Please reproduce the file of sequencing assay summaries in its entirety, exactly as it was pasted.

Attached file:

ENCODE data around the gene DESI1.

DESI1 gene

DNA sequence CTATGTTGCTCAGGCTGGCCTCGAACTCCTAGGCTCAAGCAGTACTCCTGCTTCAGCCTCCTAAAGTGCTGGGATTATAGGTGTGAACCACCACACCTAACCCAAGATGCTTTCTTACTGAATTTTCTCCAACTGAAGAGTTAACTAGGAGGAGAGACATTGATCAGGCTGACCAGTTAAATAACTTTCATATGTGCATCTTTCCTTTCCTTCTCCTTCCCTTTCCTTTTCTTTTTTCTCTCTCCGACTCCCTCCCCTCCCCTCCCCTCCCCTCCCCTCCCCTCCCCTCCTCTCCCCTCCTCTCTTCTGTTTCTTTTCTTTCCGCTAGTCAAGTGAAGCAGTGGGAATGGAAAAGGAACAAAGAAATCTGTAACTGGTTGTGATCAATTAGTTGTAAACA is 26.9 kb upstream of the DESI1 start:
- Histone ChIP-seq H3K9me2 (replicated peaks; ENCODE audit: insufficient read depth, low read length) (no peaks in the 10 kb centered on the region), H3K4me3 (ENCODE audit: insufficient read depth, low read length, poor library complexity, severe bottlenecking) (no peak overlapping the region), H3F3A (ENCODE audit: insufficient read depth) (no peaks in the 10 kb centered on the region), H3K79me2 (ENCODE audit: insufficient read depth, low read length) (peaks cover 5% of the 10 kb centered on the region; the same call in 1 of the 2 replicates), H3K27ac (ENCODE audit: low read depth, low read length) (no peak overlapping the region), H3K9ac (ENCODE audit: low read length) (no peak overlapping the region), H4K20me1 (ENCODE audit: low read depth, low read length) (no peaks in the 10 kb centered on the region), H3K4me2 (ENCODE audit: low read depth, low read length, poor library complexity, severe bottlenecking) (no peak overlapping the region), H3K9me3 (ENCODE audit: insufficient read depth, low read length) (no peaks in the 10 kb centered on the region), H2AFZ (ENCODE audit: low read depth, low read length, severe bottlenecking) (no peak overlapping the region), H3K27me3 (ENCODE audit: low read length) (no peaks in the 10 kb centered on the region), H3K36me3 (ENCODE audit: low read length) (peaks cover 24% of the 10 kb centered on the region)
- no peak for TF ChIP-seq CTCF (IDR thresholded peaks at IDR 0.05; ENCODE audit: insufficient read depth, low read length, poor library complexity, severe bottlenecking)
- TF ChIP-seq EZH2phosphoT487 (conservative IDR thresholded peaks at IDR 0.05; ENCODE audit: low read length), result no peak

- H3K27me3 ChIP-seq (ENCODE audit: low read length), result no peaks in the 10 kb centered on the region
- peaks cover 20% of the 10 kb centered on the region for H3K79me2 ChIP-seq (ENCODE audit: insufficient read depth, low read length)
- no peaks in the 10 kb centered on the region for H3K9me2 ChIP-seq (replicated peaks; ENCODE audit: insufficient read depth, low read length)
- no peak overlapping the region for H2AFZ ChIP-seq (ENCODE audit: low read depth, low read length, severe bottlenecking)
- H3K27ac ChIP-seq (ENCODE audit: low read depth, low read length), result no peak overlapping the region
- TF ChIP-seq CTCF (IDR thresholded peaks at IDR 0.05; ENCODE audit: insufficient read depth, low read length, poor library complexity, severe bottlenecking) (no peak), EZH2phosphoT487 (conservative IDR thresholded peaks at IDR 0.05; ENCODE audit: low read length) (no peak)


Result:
ENCODE data around the gene DESI1.

DESI1 gene

DNA sequence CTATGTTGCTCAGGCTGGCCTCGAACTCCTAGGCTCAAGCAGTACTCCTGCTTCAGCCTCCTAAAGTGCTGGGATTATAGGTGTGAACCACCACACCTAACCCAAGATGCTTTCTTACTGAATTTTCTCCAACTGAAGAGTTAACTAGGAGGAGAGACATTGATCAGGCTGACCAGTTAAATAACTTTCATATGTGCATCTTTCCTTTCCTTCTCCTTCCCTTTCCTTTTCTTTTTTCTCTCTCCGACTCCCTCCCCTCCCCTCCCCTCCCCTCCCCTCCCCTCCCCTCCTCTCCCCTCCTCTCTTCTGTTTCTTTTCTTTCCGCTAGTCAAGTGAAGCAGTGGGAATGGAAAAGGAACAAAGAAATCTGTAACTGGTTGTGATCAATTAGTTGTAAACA is 26.9 kb upstream of the DESI1 start:
- Histone ChIP-seq H3K9me2 (replicated peaks; ENCODE audit: insufficient read depth, low read length) (no peaks in the 10 kb centered on the region), H3K4me3 (ENCODE audit: insufficient read depth, low read length, poor library complexity, severe bottlenecking) (no peak overlapping the region), H3F3A (ENCODE audit: insufficient read depth) (no peaks in the 10 kb centered on the region), H3K79me2 (ENCODE audit: insufficient read depth, low read length) (peaks cover 5% of the 10 kb centered on the region; the same call in 1 of the 2 replicates), H3K27ac (ENCODE audit: low read depth, low read length) (no peak overlapping the region), H3K9ac (ENCODE audit: low read length) (no peak overlapping the region), H4K20me1 (ENCODE audit: low read depth, low read length) (no peaks in the 10 kb centered on the region), H3K4me2 (ENCODE audit: low read depth, low read length, poor library complexity, severe bottlenecking) (no peak overlapping the region), H3K9me3 (ENCODE audit: insufficient read depth, low read length) (no peaks in the 10 kb centered on the region), H2AFZ (ENCODE audit: low read depth, low read length, severe bottlenecking) (no peak overlapping the region), H3K27me3 (ENCODE audit: low read length) (no peaks in the 10 kb centered on the region), H3K36me3 (ENCODE audit: low read length) (peaks cover 24% of the 10 kb centered on the region)
- no peak for TF ChIP-seq CTCF (IDR thresholded peaks at IDR 0.05; ENCODE audit: insufficient read depth, low read length, poor library complexity, severe bottlenecking)
- TF ChIP-seq EZH2phosphoT487 (conservative IDR thresholded peaks at IDR 0.05; ENCODE audit: low read length), result no peak

- H3K27me3 ChIP-seq (ENCODE audit: low read length), result no peaks in the 10 kb centered on the region
- peaks cover 20% of the 10 kb centered on the region for H3K79me2 ChIP-seq (ENCODE audit: insufficient read depth, low read length)
- no peaks in the 10 kb centered on the region for H3K9me2 ChIP-seq (replicated peaks; ENCODE audit: insufficient read depth, low read length)
- no peak overlapping the region for H2AFZ ChIP-seq (ENCODE audit: low read depth, low read length, severe bottlenecking)
- H3K27ac ChIP-seq (ENCODE audit: low read depth, low read length), result no peak overlapping the region
- TF ChIP-seq CTCF (IDR thresholded peaks at IDR 0.05; ENCODE audit: insufficient read depth, low read length, poor library complexity, severe bottlenecking) (no peak), EZH2phosphoT487 (conservative IDR thresholded peaks at IDR 0.05; ENCODE audit: low read length) (no peak)